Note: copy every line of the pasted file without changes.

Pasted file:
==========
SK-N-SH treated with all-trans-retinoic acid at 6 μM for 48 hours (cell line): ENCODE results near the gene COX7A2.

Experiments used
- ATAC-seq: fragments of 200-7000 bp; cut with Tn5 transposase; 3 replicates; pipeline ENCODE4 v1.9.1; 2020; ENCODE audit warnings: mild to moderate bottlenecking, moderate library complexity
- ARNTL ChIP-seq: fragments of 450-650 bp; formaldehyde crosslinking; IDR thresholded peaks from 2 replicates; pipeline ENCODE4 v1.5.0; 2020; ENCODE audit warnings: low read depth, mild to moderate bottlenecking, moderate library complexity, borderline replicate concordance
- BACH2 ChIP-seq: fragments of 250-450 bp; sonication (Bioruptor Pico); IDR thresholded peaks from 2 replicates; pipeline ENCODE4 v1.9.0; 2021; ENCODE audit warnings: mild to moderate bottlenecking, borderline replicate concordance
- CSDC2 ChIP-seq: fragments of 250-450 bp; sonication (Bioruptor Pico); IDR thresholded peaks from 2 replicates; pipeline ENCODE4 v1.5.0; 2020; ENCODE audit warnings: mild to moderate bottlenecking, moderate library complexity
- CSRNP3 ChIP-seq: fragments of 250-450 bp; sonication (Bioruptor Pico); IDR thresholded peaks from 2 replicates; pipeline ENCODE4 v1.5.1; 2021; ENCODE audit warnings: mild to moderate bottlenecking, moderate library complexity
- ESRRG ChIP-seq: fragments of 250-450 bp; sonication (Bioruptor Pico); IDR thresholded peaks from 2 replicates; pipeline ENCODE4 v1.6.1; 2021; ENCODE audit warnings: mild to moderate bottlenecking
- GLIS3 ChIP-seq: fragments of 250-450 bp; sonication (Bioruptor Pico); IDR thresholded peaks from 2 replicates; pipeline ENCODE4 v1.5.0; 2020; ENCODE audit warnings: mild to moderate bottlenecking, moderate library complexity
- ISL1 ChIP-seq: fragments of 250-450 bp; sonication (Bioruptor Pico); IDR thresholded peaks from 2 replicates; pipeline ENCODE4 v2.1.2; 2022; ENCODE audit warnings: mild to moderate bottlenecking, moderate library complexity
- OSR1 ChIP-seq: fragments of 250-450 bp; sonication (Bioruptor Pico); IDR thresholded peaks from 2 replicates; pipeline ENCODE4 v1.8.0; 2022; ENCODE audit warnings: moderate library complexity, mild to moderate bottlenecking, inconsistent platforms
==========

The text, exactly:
SK-N-SH treated with all-trans-retinoic acid at 6 μM for 48 hours (cell line): ENCODE results near the gene COX7A2.

Experiments used
- ATAC-seq: fragments of 200-7000 bp; cut with Tn5 transposase; 3 replicates; pipeline ENCODE4 v1.9.1; 2020; ENCODE audit warnings: mild to moderate bottlenecking, moderate library complexity
- ARNTL ChIP-seq: fragments of 450-650 bp; formaldehyde crosslinking; IDR thresholded peaks from 2 replicates; pipeline ENCODE4 v1.5.0; 2020; ENCODE audit warnings: low read depth, mild to moderate bottlenecking, moderate library complexity, borderline replicate concordance
- BACH2 ChIP-seq: fragments of 250-450 bp; sonication (Bioruptor Pico); IDR thresholded peaks from 2 replicates; pipeline ENCODE4 v1.9.0; 2021; ENCODE audit warnings: mild to moderate bottlenecking, borderline replicate concordance
- CSDC2 ChIP-seq: fragments of 250-450 bp; sonication (Bioruptor Pico); IDR thresholded peaks from 2 replicates; pipeline ENCODE4 v1.5.0; 2020; ENCODE audit warnings: mild to moderate bottlenecking, moderate library complexity
- CSRNP3 ChIP-seq: fragments of 250-450 bp; sonication (Bioruptor Pico); IDR thresholded peaks from 2 replicates; pipeline ENCODE4 v1.5.1; 2021; ENCODE audit warnings: mild to moderate bottlenecking, moderate library complexity
- ESRRG ChIP-seq: fragments of 250-450 bp; sonication (Bioruptor Pico); IDR thresholded peaks from 2 replicates; pipeline ENCODE4 v1.6.1; 2021; ENCODE audit warnings: mild to moderate bottlenecking
- GLIS3 ChIP-seq: fragments of 250-450 bp; sonication (Bioruptor Pico); IDR thresholded peaks from 2 replicates; pipeline ENCODE4 v1.5.0; 2020; ENCODE audit warnings: mild to moderate bottlenecking, moderate library complexity
- ISL1 ChIP-seq: fragments of 250-450 bp; sonication (Bioruptor Pico); IDR thresholded peaks from 2 replicates; pipeline ENCODE4 v2.1.2; 2022; ENCODE audit warnings: mild to moderate bottlenecking, moderate library complexity
- OSR1 ChIP-seq: fragments of 250-450 bp; sonication (Bioruptor Pico); IDR thresholded peaks from 2 replicates; pipeline ENCODE4 v1.8.0; 2022; ENCODE audit warnings: moderate library complexity, mild to moderate bottlenecking, inconsistent platforms